These reports once more highlight that huge gaps remain between the endorsed standards and the practice of States in all regions of the world. Human rights are universal, indivisible, inter-related and inter-dependent. Further, the principle of non-discrimination extends to all human beings, irrespective of their race, gender or sexual orientation. Refusal to accept this common humanity opens the door to the violation of human rights and undermines the freedom and security of us all.
I would like to address two pressing human rights questions for New Zealand addressed in the reports before the General Assembly.
The most egregious form of legally-sanctioned violence is the death penalty. Last year New Zealand co-sponsored the General Assembly resolution calling for a moratorium on the use of the death penalty. This represented a significant milestone in the quest for its eventual abolition. We welcome the Secretary-General’s report on the moratorium. The continuing use of the death penalty against juveniles is contrary to international law and deeply distressing to my government. Five countries continue to execute juvenile offenders, and have carried out 32 such executions in the past three years. We urge these states to take immediate steps to prohibit this practice by law, and while such steps are being made, to adopt a moratorium on all executions of juvenile offenders.
Second, an exclusive focus on civil and political rights has often concealed major human rights failures that require attention in the United Nations. An unfolding human rights tragedy is the high rate of maternal mortality and disability, with two million in Africa, South Asia and the Arab region alone. Some countries in the Pacific Islands region are among the worst affected. In spite of this grave situation, of all of the Millennium Development Goals, we have made least progress on MDG 5 on maternal mortality. New Zealand supports the active consideration of maternal mortality and human rights in the United Nations, including active support for emergency obstetric care, family planning and skilled birth attendance.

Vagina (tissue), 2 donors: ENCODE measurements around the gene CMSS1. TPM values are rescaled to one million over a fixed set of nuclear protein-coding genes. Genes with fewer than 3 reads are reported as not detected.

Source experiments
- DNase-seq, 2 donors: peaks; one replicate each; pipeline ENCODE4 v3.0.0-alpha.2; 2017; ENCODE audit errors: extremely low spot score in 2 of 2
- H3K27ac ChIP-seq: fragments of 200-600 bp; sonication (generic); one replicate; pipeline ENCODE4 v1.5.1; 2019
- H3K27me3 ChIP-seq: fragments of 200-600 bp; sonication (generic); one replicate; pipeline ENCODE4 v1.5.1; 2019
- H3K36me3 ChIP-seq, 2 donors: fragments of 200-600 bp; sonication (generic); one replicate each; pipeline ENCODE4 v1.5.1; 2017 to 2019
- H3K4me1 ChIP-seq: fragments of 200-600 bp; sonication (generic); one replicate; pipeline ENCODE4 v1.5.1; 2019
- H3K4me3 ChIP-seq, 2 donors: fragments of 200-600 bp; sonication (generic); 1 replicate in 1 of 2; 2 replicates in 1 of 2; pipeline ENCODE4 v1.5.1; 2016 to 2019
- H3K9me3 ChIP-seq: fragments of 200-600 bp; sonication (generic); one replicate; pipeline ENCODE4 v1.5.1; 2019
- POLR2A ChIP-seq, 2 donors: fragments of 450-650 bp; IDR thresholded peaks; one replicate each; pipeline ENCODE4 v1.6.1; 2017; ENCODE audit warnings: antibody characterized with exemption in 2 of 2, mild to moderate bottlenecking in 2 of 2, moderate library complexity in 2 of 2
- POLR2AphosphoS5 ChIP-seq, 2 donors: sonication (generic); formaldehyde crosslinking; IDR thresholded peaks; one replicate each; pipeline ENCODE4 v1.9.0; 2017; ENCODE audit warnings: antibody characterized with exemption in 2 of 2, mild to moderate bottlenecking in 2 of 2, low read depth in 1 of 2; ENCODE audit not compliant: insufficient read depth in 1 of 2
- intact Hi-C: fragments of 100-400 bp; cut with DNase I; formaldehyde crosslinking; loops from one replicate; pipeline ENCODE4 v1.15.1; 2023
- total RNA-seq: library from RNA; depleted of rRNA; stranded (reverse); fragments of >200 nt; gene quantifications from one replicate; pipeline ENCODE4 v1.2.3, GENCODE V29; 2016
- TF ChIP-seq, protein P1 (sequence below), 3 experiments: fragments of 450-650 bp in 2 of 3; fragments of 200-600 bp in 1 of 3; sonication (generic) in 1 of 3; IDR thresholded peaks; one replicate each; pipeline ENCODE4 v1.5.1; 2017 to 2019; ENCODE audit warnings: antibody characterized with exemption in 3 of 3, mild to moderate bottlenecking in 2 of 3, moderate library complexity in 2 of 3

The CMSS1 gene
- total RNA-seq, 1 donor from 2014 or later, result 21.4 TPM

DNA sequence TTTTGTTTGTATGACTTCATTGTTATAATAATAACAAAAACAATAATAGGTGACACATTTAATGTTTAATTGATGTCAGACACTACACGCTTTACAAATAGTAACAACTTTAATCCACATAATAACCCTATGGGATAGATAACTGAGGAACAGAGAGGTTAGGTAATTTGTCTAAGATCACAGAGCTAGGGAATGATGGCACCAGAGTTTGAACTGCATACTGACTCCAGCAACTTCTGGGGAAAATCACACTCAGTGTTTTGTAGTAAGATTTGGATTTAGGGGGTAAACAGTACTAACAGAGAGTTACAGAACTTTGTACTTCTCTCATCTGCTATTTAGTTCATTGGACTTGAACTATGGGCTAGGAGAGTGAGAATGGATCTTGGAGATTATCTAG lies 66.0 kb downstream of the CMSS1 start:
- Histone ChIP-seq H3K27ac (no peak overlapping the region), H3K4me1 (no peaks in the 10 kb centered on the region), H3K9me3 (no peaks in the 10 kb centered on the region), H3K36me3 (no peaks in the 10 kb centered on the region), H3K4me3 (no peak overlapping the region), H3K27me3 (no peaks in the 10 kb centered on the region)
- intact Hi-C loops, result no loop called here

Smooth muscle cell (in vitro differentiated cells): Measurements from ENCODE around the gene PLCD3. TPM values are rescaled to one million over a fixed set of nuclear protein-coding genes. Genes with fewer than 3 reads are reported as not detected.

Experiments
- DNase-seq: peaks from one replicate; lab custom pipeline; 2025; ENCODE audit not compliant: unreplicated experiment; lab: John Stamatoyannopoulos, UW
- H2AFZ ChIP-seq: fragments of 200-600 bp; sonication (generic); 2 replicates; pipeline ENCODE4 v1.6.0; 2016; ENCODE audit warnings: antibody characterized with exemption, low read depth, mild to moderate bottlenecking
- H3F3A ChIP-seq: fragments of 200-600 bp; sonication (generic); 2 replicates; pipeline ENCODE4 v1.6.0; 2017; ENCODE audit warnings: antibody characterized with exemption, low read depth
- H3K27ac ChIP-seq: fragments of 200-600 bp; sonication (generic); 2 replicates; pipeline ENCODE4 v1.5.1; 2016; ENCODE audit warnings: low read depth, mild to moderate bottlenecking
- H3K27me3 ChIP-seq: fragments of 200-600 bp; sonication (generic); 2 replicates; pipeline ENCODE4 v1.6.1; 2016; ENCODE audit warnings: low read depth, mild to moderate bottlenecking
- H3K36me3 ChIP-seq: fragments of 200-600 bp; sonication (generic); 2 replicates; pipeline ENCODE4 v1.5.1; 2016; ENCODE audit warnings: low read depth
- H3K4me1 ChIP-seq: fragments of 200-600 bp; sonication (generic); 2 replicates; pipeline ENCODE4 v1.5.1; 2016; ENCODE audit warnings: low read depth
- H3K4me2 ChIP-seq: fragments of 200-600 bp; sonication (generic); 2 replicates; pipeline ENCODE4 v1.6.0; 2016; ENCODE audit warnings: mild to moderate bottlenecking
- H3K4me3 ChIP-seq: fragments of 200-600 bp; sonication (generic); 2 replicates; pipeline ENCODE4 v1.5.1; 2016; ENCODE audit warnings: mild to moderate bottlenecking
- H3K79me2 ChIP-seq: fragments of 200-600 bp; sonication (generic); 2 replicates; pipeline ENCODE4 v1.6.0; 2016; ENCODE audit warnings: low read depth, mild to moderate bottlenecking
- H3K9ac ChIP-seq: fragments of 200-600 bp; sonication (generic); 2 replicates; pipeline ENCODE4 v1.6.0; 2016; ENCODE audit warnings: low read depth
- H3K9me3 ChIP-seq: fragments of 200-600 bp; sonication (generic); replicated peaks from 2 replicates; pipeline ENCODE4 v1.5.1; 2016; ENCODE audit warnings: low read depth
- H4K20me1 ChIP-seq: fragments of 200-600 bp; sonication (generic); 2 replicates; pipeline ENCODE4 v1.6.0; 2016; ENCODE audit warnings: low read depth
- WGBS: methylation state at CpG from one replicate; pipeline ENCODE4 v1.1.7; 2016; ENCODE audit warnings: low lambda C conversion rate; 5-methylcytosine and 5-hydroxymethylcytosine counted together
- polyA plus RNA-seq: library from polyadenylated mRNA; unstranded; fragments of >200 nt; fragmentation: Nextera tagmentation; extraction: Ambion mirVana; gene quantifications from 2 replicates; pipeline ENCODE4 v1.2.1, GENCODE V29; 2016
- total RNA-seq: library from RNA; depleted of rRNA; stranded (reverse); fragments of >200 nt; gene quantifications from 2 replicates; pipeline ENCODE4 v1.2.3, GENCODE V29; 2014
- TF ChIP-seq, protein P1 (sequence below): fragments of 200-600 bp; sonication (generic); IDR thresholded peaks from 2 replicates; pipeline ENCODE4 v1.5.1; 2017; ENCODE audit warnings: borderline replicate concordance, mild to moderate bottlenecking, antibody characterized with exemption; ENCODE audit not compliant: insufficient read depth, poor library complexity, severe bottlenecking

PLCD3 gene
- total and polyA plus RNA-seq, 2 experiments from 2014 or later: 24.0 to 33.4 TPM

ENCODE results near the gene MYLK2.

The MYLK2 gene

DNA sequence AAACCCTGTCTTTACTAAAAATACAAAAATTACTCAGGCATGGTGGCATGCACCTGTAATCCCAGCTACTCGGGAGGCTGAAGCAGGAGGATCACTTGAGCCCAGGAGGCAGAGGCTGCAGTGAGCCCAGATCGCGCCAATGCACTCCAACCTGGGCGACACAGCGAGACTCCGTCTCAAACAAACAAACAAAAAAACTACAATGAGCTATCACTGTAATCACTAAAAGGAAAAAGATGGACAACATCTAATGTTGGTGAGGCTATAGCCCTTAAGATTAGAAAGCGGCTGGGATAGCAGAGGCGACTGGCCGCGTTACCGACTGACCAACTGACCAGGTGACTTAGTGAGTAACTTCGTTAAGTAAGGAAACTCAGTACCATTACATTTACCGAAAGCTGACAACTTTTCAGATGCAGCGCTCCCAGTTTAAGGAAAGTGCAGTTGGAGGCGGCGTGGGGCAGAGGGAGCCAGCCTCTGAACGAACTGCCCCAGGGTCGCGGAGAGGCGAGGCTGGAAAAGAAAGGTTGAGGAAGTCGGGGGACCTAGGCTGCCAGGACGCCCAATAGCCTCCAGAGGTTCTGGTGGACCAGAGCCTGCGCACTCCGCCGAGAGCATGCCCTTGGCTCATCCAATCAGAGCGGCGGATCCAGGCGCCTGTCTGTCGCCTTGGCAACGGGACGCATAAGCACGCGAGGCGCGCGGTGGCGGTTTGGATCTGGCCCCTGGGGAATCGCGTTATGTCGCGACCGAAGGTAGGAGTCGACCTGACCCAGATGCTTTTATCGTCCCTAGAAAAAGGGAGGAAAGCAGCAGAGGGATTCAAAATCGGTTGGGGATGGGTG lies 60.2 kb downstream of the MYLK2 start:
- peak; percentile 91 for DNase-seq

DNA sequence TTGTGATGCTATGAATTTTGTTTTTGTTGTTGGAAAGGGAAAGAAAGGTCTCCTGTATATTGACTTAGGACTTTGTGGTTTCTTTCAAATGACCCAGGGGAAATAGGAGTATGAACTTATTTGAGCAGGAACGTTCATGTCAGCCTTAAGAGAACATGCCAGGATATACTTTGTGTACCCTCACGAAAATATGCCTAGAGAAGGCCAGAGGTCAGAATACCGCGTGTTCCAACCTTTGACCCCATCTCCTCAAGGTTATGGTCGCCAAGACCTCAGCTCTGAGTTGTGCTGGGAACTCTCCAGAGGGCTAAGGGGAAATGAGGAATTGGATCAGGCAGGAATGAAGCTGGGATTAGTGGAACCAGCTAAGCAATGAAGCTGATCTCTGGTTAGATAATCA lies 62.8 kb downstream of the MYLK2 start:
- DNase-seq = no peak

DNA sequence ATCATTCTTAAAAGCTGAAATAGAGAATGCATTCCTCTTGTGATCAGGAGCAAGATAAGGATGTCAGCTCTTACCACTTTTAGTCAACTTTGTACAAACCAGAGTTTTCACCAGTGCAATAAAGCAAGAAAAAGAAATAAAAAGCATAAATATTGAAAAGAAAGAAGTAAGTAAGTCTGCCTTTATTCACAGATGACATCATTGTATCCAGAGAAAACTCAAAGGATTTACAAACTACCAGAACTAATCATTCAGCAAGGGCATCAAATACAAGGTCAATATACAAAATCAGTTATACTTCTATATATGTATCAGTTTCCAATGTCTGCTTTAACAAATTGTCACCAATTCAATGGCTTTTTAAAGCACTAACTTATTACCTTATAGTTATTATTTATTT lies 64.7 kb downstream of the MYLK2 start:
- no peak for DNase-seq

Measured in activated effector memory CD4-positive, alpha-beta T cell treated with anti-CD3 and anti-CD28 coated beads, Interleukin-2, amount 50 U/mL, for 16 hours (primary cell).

New Zealand welcomes the establishment of the Human Rights Council's Universal Periodic Review, which provides a useful mechanism to encourage all countries to improve their human rights situations. We are currently examining our own human rights performance in preparation for submitting our state report prior to participating in the UPR next year.
Earlier this year we were happy to assist the Kingdom of Tonga to prepare its UPR report. Tonga itself has made considerable progress on civil and political rights, in particular its commitment to devolution of power to a democratically elected government in 2010.
But elsewhere there are human rights situations where we believe urgent action is required.
Among the most concerning of these is in the Democratic People’s Republic of Korea. Extrajudicial executions and torture are reported to be widespread, and there are severe restrictions on the fundamental freedoms of belief, expression, peaceful assembly, association and religion.
New Zealand reiterates its concern about the human rights situation in Myanmar, including forced labour, poor prison conditions and discrimination against ethnic and religious minorities. New Zealand calls for the immediate release of all political detainees to pave the way for meaningful dialogue involving all parties. New Zealand urges Myanmar to work closely with the United Nations in its efforts to secure a peaceful transition to democracy.